September is designated as Healthy Aging Month by Healthy Aging®, which is a national health initiative developed to help individuals think more positively about growing older. Fifteen years ago, they began the celebration of Healthy Aging Month, which promotes taking charge of one’s health past age 50. This includes on varying levels, from physically, socially, mentally or financially.
Because physical well-being so readily lends itself to the tendency and ability to create overall well-being, it seems a worthy focus to celebrate this month, and to kick of a Fall campaign that takes step towards improving and maintain health.
REGULAR EXERCISE – There are so many reasons to incorporate some form of physical activity into our lives, particularly as we age. Because so many people currently over 50 may not have grown up in a ‘fitness culture’, it is important to develop it on one’s own, no matter what age. The latest thinking stresses integrating your fitness into everyday activities. Research has shown that even short bouts, say 10 minutes at a time, of some physical activity can add up to equal one longer workout. Even if you already exercise, try to add more movement. That’s another important and recent finding—include ambient movement in your life, and not just the gym. On a regular basis, get up, walk, stretch, and especially for older people, practice balancing exercises as well, a readily learned skill.
Try This On For Size:
Park the car and get to your destination by foot. Take the stairs—an excellent form of physical fitness. Walk indoors in the mall in inclement weather (many allow walkers pre-opening). Engage friends or family or pets—walk, hike, bike ride, play golf etc., as this will enhance an important social life, but has also been shown to increase participation and enthusiasm. Keep a date with your calendar, a regular diary, or inspirational messages wherever you will readily see them—anything that enforces your habits.
DIET – You’ve likely heard all about the keys to healthy eating; but now, you can take it to a new level. Real, whole, local, fresh—these are the latest key words for dietary choices. Consider experimenting with some of the increasingly popular ‘super foods’—beets, kale, sweet potatoes, mangoes—and combine them with other foods you may not have tried, such as various types of beans, whole wheat pastas, or grains like quinoa. But whether you try something new or stick to the basics, you can make food healthy by keeping a balanced diet, eating with others to promote well-being (and make those others healthy eaters, as studies have shown what those around you eat have a direct impact on your diet as well).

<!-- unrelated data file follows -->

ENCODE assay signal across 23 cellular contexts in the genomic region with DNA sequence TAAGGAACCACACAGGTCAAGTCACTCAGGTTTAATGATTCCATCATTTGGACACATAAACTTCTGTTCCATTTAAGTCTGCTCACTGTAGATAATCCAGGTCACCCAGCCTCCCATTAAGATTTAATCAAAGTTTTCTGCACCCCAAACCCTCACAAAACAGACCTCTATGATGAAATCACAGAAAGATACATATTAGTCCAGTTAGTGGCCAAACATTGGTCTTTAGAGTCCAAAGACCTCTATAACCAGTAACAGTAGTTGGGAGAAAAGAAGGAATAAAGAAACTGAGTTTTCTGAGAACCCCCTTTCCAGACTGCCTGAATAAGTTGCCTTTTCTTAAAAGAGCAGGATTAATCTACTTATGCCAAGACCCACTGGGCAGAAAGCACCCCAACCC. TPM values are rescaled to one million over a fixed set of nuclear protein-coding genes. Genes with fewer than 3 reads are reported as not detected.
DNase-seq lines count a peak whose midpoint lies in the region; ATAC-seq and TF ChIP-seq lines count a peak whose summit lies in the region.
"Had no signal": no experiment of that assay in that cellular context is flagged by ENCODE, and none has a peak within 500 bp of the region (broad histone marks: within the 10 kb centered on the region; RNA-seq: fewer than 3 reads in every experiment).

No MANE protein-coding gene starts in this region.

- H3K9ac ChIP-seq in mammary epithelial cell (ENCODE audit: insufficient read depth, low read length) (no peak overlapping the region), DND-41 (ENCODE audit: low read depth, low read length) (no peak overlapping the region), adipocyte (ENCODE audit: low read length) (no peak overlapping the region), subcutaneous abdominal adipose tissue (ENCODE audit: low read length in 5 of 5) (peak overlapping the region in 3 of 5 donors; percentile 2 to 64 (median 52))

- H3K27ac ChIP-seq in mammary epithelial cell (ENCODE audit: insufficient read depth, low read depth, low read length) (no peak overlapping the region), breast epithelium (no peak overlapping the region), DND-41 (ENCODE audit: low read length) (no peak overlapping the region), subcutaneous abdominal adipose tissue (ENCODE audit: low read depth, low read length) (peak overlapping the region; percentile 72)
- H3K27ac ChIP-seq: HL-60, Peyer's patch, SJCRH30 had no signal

Healthy Aging includes ‘feeding’ your brain. According to an article in Psychology Today, watching what you eat can help build your brain. Foods high in omega-3, such as salmon, are truly “brain food.” Even better, flavonoids, found in certain foods ranging from fruits and vegetables to red wine and dark chocolate, can also have a beneficial influence on cognition. In a longitudinal study conducted in France over a 10-year period, high levels of flavonoid intake were associated with significantly lower memory declines.
High levels of mental activity may even prevent Alzheimer’s disease. Keeping mentally as well as socially engaged is vital. But it’s not only your mental muscle that you need to exercise. Physical exercise also seems to serve a protective function against the type of cognitive changes that may precede the development of Alzheimer’s disease, particularly if it is performed at least at a moderate level of intensity.
Healthy Aging has a lot more fun tips to celebrate the month—from going back to school, to volunteering, to dancing and painting! You can read about it on their official press release.